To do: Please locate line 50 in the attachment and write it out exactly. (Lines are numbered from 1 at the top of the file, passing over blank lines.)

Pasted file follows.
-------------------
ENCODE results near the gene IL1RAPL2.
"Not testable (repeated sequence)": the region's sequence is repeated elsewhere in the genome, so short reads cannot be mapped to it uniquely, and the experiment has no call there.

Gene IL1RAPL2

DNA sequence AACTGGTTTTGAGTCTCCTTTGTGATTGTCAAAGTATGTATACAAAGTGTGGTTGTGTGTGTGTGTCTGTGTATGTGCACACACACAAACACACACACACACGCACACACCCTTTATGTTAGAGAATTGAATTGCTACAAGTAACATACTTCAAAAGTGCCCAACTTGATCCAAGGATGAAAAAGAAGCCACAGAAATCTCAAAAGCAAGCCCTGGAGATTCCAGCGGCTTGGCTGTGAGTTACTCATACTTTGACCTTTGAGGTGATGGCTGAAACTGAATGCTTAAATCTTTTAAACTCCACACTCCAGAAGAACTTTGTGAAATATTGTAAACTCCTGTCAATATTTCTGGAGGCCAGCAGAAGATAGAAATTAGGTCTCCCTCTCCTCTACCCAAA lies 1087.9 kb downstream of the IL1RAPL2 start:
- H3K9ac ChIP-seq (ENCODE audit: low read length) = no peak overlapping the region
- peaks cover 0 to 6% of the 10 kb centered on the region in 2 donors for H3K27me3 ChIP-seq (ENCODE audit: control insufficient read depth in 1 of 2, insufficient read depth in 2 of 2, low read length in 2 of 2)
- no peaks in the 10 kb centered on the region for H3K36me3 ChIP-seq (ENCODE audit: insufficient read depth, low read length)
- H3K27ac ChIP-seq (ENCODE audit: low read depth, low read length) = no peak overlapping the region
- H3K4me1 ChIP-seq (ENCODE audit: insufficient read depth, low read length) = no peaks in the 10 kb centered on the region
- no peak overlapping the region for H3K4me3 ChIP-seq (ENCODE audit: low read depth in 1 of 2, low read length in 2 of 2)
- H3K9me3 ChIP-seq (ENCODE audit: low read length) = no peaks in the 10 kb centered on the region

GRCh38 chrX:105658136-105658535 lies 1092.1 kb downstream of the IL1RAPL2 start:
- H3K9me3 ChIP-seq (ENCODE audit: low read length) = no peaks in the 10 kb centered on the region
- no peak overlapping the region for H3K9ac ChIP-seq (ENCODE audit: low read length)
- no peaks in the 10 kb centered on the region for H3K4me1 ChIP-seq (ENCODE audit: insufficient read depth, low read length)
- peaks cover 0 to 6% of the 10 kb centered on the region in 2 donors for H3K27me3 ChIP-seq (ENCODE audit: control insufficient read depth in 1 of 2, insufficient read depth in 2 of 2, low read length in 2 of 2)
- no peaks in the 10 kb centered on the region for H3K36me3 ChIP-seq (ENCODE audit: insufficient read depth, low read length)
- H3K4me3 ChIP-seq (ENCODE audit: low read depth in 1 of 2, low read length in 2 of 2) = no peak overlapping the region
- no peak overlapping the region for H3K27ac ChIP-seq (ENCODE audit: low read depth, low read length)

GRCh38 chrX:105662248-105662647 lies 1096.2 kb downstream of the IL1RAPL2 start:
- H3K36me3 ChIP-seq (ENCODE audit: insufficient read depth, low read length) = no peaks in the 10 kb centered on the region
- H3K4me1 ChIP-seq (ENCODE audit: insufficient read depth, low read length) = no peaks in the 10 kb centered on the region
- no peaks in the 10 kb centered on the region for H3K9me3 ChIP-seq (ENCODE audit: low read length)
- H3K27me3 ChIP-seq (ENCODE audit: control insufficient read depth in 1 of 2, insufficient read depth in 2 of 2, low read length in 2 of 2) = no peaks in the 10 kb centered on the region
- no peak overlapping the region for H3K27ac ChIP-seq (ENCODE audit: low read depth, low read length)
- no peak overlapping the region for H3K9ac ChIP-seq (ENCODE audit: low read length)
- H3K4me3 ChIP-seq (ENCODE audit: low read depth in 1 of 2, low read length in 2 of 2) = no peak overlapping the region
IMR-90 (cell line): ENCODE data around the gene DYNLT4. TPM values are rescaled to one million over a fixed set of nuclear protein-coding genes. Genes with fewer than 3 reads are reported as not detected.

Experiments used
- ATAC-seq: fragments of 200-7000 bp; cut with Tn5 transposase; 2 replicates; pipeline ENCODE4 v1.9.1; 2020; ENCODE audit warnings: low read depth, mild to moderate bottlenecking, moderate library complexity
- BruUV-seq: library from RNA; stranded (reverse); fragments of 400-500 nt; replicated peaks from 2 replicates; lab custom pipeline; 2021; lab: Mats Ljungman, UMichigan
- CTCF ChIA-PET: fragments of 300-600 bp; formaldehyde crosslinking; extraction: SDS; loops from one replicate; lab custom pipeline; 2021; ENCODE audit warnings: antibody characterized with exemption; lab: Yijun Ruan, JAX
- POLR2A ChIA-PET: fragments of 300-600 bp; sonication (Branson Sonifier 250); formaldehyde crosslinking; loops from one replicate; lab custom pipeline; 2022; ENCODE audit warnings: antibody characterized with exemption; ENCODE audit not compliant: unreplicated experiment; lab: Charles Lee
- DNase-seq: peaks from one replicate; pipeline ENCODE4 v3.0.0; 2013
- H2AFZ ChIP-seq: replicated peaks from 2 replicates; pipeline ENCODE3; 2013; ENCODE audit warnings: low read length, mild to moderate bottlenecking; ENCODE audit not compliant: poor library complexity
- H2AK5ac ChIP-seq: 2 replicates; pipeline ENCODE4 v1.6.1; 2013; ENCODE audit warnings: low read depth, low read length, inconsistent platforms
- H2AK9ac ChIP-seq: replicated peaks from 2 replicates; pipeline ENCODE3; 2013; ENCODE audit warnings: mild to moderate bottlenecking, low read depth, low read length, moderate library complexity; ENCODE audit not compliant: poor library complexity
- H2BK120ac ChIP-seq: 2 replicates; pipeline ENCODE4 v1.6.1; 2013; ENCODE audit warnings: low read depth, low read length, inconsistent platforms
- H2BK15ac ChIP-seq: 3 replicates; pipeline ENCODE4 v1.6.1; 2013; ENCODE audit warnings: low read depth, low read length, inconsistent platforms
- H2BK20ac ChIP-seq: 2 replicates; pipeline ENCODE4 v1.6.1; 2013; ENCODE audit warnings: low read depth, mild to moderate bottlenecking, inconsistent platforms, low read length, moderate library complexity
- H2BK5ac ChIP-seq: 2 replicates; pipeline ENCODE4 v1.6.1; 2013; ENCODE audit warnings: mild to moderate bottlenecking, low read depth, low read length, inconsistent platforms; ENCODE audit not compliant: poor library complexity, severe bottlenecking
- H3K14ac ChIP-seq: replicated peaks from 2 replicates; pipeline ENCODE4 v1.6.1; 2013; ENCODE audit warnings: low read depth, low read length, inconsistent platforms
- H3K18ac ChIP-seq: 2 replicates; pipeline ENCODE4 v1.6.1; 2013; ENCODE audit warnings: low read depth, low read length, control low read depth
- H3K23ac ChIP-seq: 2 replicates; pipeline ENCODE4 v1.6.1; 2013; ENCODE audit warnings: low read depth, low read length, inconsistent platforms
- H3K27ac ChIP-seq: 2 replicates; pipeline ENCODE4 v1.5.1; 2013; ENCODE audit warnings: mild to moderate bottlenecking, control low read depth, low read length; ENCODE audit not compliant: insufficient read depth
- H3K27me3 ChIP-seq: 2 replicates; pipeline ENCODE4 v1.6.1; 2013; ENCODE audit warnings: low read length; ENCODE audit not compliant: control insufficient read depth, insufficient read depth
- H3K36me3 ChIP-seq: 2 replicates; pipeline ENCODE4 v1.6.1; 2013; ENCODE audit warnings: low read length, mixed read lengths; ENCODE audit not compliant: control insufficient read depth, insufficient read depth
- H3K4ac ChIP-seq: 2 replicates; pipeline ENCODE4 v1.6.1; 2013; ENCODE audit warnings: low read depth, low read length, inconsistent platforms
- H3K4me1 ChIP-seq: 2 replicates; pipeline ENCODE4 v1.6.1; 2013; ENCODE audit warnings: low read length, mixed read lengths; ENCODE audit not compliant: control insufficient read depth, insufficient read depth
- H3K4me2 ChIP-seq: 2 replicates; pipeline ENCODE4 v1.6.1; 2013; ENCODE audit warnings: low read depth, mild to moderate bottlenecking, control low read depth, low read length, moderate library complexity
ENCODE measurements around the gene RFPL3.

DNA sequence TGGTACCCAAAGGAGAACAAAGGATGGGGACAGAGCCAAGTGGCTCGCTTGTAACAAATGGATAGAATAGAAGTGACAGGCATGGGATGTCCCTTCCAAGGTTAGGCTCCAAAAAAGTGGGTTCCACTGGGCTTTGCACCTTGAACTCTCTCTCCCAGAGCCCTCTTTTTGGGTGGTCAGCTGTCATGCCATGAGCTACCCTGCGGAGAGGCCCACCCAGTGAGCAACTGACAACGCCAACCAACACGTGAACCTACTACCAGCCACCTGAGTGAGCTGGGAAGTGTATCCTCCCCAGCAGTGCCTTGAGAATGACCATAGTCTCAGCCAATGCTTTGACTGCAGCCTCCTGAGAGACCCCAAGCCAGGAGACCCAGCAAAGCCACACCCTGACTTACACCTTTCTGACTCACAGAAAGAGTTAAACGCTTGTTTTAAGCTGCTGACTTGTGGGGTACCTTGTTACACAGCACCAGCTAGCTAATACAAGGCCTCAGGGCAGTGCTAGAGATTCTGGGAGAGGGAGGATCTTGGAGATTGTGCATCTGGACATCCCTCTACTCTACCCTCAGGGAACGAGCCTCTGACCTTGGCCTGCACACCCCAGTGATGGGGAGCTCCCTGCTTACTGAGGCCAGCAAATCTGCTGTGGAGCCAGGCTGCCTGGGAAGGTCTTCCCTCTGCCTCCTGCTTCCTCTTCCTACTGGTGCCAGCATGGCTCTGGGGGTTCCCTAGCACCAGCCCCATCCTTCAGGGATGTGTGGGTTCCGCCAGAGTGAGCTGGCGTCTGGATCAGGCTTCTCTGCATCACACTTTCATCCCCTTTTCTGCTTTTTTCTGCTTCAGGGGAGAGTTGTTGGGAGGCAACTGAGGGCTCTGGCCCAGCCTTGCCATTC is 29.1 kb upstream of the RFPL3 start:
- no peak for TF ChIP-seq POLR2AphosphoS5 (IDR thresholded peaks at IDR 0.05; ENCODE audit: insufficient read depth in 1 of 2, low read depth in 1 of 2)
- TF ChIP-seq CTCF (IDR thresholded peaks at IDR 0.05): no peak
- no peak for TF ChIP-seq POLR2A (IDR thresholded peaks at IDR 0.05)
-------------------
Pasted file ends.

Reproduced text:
- H3K4me2 ChIP-seq: 2 replicates; pipeline ENCODE4 v1.6.1; 2013; ENCODE audit warnings: low read depth, mild to moderate bottlenecking, control low read depth, low read length, moderate library complexity